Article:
I’ve read a lot of blog post and articles on productivity and how to optimize every hour of my day. Sometimes I feel inspired and decide to try a new system. Sometimes I get completely obsessed with the idea of getting up at 5AM to do yoga, because it supposedly will increase my productivity with 567%. Usually I’m a little less obsessed with the idea at 5AM the next morning.
Being a creative minded person often leaves me wanting more time to do all the things that I dream of doing: Time to investigate and execute all my artsy ideas. I guess that’s why so many of us chase the formula for optimal performance. But even if someone actually cracked it, and found the perfect way to optimize every second of her/his life, that formula most definitely wouldn’t work for the next person.
In a professional context, knowing yourself and your time-consumption in a creative process is crucial: you need to know yourself to do the most optimal planning of your time and projects. Sometimes I kid myself and plan a project based on “best case scenarios” — fatal mistake if I want to make money on that project! I have to be realistic about how much recreational time I actually need, I try not to be time-greedy, but to be honest about the time I actually need to complete tasks on a project.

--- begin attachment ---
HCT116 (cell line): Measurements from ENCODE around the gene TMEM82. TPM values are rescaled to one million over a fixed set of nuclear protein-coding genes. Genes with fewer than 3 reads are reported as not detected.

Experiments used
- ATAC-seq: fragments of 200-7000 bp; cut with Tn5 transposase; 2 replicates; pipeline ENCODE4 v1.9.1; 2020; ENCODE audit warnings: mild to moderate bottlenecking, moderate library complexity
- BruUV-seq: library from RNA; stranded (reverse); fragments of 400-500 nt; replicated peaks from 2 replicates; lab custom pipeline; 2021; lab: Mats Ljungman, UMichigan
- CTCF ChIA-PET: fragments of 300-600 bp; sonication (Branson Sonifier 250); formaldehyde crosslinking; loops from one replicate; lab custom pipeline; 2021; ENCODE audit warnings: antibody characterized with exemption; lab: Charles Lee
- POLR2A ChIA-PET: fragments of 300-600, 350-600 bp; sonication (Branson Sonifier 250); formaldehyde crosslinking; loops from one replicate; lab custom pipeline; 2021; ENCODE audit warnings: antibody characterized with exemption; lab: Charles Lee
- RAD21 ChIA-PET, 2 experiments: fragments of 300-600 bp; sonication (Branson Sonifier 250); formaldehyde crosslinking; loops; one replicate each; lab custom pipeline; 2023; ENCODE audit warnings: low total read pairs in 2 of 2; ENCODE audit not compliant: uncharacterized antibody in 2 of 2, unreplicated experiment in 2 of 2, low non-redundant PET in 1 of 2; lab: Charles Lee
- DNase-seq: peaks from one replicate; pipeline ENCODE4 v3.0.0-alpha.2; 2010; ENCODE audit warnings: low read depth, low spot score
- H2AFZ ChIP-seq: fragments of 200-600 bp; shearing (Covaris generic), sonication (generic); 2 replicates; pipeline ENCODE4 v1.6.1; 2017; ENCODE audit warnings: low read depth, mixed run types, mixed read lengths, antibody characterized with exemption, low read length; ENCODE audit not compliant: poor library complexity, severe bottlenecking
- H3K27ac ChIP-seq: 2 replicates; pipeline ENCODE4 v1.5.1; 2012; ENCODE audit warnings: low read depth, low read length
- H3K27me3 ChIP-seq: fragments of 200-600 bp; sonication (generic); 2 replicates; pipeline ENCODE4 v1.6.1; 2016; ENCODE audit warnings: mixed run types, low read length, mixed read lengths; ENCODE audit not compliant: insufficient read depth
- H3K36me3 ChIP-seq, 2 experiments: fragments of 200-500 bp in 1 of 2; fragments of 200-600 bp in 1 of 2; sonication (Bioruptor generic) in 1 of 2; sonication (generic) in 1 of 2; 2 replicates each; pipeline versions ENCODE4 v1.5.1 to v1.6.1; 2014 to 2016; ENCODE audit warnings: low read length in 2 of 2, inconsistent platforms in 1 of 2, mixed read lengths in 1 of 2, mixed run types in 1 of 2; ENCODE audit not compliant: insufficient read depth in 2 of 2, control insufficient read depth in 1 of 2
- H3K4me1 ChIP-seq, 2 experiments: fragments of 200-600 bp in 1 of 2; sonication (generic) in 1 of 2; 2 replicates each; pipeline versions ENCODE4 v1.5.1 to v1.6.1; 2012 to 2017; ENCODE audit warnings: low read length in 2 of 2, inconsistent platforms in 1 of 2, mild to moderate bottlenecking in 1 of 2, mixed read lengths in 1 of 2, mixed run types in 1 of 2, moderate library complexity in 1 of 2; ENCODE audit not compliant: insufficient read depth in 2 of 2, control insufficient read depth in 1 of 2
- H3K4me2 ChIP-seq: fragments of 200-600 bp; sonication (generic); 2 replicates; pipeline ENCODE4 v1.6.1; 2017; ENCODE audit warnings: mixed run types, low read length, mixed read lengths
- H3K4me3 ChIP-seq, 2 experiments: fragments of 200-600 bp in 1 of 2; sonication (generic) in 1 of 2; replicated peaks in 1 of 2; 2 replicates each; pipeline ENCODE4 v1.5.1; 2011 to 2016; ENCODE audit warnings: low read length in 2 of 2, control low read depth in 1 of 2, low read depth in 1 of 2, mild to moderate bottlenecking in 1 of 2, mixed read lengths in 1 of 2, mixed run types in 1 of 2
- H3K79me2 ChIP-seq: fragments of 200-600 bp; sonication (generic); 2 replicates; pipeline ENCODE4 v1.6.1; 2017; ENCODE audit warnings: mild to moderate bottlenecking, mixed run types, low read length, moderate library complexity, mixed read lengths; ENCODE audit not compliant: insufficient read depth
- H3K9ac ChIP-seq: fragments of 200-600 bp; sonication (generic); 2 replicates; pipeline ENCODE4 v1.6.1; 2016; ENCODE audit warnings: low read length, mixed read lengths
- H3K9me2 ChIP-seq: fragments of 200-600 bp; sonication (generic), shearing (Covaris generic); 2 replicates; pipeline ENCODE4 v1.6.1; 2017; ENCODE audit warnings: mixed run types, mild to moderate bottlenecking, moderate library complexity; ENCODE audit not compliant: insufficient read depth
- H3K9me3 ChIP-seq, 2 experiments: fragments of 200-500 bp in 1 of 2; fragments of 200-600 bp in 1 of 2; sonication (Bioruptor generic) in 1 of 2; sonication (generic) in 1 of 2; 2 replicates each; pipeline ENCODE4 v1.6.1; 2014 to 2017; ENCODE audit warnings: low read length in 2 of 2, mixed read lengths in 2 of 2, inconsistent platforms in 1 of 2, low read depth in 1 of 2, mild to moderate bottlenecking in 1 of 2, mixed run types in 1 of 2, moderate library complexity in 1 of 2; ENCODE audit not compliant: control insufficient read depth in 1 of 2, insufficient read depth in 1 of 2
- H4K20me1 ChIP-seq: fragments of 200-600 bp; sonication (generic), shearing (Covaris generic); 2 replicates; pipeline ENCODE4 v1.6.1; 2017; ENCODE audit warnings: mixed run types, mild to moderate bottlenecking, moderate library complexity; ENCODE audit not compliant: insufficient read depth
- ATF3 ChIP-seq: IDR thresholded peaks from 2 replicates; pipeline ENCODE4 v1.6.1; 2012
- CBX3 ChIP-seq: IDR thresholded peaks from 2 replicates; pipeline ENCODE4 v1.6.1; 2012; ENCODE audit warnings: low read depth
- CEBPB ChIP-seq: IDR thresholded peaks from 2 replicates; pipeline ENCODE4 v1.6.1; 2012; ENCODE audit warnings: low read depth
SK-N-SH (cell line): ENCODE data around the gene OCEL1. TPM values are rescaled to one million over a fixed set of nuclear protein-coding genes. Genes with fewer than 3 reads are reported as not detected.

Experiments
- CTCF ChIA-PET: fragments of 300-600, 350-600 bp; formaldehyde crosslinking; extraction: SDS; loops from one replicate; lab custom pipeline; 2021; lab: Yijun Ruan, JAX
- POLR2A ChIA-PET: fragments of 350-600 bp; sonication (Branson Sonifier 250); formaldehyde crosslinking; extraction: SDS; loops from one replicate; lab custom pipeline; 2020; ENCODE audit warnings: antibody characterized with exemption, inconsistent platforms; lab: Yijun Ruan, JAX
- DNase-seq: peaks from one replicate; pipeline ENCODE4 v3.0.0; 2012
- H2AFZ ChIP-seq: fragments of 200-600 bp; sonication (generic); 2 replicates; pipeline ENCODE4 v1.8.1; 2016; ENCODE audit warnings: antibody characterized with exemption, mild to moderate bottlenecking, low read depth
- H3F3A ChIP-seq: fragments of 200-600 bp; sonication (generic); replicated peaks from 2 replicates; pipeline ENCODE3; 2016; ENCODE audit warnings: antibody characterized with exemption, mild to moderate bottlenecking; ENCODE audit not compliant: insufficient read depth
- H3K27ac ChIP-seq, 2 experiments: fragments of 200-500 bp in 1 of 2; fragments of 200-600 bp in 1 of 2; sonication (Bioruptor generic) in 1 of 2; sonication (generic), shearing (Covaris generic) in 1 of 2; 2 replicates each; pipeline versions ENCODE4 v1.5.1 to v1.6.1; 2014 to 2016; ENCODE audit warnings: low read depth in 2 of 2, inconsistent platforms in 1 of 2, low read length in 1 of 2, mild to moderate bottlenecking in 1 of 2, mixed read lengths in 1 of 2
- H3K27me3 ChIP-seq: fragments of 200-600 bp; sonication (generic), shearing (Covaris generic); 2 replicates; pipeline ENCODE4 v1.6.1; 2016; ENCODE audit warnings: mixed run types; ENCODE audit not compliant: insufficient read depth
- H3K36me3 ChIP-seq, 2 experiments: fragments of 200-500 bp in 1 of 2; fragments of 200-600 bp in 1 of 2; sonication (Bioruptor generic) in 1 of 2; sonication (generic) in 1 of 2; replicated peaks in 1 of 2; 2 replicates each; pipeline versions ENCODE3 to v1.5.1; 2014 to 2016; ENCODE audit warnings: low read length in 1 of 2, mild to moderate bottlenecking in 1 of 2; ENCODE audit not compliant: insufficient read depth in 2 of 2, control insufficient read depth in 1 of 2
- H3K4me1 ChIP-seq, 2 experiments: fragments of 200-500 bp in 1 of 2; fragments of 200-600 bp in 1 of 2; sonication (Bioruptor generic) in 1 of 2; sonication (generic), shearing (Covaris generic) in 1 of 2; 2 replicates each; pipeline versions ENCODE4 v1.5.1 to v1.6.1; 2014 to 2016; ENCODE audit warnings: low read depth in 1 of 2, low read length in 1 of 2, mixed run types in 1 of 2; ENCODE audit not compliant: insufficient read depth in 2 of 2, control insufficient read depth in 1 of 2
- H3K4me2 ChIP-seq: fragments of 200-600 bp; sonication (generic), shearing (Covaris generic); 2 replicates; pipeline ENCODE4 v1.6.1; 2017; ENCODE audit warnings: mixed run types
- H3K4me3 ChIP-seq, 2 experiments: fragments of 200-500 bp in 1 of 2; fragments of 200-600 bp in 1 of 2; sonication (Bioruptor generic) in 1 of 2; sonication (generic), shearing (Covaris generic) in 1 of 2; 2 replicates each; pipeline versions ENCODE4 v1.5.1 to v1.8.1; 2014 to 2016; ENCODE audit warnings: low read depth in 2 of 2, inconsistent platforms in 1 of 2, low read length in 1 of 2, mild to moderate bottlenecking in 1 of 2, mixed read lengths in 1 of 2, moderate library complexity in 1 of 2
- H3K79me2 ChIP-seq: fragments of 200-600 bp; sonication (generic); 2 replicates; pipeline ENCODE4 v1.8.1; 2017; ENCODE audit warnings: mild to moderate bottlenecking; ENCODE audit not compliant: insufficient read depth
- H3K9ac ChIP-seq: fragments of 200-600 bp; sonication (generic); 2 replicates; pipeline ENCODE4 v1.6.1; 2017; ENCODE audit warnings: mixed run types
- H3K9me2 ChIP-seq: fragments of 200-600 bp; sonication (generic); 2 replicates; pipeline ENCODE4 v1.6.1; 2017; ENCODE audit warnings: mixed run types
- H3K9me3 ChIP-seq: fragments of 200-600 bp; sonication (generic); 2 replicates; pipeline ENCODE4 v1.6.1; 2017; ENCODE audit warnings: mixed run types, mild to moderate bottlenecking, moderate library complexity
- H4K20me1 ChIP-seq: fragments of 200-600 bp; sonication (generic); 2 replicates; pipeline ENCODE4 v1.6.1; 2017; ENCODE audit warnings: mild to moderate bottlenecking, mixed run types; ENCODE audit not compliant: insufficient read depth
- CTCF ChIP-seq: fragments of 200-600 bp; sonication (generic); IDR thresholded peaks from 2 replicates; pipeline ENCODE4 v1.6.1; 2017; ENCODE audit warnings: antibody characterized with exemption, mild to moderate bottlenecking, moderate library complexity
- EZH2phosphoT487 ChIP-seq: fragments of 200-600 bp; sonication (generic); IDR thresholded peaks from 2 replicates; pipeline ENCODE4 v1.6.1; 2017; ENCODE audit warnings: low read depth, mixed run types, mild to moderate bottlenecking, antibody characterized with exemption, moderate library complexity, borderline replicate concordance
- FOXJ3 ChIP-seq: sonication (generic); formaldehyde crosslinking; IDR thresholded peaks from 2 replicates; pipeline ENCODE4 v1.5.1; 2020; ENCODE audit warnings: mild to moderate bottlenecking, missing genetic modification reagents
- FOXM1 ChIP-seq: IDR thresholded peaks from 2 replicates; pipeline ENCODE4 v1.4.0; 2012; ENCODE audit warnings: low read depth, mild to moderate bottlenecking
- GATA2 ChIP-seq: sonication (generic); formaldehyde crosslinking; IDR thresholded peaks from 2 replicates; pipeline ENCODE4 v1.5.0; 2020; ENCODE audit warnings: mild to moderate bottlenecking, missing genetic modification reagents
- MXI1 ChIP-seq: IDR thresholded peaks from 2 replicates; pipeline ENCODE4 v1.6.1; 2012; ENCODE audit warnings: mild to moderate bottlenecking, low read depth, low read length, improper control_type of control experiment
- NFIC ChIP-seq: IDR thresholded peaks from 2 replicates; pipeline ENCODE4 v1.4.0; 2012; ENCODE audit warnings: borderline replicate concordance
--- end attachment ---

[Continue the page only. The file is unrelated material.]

The trick is to be aware of my need for recreational buffer-time (Yes, I mean Facebook-time, starring at the wall, drawing doodles, doing yoga or whatever makes my creative neurons fire up). I try to notice how much time I spend on these non-work related activities, and I try to be realistic about how much time I should allocate for these things.
I’m not saying that it’s okay to tell clients that they should pay for “starring-at-the-wall time”, I’m just saying that I’ve seen to many examples of tending to regard ourselves as “best versions of ourselves” when we’re planning stuff. Tendencies to estimate based on “best case scenarios” when offering ball-park estimates to a client. I‘ve done it myself, I guess because I prefer presenting the best version of me to a client, but it backfires.
Offering an overly optimistic ball-park estimate to a client, is a horrible thing to do. It is almost impossible to alter that number, to something a little less attractive, once it’s out. The client will most definitely remember that overly optimistic number, and it’s going to take an effort to convince her/him that a less attractive number is “better”.
I aim to plan my projects realistically and avoid overselling the deadlines to a client — if I oversell a deadline, chances are that I’ll have to push myself to make the deadline and hate the work I’m doing, or I’ll miss the deadline and make my client furious — while hating myself for not being able to deliver the promised.